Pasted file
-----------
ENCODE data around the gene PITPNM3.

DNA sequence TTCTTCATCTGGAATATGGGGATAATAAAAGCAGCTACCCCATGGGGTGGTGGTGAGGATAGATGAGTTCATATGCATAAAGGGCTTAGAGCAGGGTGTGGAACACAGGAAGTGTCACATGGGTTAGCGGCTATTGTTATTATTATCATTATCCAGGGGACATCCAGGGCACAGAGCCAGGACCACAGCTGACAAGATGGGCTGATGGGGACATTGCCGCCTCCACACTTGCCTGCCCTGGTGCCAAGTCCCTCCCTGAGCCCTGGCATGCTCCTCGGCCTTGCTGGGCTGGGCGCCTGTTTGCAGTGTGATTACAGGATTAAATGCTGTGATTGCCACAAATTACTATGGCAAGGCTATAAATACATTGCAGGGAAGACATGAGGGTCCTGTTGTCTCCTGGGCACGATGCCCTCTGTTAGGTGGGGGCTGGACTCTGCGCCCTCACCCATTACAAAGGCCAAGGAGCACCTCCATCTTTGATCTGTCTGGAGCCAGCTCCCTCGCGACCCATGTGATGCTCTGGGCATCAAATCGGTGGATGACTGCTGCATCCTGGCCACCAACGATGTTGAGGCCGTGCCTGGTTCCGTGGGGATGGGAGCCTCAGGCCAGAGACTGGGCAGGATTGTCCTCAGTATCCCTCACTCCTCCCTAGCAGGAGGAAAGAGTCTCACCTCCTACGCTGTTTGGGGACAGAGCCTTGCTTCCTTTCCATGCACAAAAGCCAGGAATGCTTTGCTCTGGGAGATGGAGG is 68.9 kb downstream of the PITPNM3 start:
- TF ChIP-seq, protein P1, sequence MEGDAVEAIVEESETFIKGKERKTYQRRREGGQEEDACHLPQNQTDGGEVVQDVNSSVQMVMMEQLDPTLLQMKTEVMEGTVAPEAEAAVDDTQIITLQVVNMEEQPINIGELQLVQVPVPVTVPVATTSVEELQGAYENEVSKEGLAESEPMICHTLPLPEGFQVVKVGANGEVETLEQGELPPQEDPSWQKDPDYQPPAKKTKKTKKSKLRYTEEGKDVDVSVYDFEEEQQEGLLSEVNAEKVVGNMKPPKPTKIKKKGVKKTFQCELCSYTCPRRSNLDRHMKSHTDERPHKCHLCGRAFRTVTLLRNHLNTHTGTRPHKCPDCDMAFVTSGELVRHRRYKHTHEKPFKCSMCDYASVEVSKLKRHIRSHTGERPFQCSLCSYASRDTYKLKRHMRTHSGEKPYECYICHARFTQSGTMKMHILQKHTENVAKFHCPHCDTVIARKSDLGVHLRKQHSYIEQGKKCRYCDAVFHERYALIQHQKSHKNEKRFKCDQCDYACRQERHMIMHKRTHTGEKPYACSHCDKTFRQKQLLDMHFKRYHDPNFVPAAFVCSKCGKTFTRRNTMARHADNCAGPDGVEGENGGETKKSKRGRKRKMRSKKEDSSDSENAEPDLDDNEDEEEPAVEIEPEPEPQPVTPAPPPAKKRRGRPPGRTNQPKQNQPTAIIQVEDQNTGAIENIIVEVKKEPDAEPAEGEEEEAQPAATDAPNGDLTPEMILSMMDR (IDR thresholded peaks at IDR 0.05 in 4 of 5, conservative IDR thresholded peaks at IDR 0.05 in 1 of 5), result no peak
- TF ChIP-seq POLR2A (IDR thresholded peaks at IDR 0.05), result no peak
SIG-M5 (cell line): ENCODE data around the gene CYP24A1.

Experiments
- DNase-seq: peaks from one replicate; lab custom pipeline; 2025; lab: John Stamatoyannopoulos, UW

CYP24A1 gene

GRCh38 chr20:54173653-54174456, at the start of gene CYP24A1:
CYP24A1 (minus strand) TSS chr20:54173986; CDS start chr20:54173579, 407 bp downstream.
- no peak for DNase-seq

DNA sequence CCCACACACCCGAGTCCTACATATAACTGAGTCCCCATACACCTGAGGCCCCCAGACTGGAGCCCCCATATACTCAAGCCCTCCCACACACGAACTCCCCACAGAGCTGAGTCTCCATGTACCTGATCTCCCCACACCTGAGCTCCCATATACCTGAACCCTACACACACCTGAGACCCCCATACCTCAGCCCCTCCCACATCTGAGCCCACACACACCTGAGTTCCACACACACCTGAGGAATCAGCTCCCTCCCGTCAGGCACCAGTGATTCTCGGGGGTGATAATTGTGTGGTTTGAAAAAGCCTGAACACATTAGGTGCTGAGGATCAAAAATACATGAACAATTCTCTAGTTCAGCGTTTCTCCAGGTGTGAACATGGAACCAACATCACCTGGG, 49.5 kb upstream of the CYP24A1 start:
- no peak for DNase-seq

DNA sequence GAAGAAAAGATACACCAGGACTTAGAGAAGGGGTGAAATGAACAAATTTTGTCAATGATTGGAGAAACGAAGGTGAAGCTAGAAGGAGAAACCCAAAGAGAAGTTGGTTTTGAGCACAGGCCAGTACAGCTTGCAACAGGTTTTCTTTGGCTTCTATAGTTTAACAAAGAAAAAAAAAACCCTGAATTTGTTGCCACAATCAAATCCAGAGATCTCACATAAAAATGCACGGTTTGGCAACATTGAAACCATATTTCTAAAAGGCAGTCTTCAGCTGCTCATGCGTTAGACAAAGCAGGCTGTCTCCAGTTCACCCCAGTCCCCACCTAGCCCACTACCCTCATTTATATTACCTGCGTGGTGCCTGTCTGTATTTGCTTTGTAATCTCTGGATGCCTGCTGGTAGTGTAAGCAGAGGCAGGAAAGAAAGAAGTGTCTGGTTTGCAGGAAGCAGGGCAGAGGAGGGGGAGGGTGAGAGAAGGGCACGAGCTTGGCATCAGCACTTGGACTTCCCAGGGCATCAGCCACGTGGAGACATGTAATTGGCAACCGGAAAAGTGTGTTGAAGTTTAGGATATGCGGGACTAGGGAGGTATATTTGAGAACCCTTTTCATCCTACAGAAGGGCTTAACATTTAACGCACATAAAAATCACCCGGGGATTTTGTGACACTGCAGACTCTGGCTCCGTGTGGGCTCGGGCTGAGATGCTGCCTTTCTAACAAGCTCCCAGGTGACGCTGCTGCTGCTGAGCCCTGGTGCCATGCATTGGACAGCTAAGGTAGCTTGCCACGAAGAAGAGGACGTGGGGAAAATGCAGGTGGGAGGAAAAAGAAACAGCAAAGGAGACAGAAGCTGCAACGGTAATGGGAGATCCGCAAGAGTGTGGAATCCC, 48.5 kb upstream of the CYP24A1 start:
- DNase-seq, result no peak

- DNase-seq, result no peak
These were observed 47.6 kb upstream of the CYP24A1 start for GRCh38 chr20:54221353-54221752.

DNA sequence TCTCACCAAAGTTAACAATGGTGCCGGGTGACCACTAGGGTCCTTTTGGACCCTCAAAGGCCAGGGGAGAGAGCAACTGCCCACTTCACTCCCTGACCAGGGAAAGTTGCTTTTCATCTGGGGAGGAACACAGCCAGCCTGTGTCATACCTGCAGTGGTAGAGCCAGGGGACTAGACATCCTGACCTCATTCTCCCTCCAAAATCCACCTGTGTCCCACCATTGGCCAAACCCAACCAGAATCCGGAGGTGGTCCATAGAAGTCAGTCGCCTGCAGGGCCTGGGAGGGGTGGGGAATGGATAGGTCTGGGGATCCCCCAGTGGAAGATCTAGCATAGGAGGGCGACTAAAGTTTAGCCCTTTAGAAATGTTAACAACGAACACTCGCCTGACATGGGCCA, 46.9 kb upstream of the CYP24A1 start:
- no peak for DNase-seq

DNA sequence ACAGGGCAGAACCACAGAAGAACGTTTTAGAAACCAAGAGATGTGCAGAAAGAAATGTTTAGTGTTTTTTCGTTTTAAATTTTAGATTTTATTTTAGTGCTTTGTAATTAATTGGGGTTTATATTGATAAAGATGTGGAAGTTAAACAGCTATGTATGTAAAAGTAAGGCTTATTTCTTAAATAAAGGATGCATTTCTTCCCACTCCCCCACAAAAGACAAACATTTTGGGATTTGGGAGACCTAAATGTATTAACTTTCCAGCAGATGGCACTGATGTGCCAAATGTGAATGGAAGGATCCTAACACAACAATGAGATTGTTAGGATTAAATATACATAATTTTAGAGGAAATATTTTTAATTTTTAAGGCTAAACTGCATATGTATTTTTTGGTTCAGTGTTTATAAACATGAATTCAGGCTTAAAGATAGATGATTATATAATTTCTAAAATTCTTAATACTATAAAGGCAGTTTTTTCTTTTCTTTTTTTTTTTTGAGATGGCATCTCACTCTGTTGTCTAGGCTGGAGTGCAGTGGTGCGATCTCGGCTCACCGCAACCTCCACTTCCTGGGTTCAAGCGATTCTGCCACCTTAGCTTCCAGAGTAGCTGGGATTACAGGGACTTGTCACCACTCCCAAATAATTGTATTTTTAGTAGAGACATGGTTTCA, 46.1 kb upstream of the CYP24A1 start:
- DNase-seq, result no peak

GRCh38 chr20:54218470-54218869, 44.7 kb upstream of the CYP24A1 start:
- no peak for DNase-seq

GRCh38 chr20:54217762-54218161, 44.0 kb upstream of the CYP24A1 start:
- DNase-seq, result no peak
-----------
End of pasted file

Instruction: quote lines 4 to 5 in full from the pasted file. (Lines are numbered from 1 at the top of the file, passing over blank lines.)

- TF ChIP-seq POLR2A (IDR thresholded peaks at IDR 0.05), result no peak
SIG-M5 (cell line): ENCODE data around the gene CYP24A1.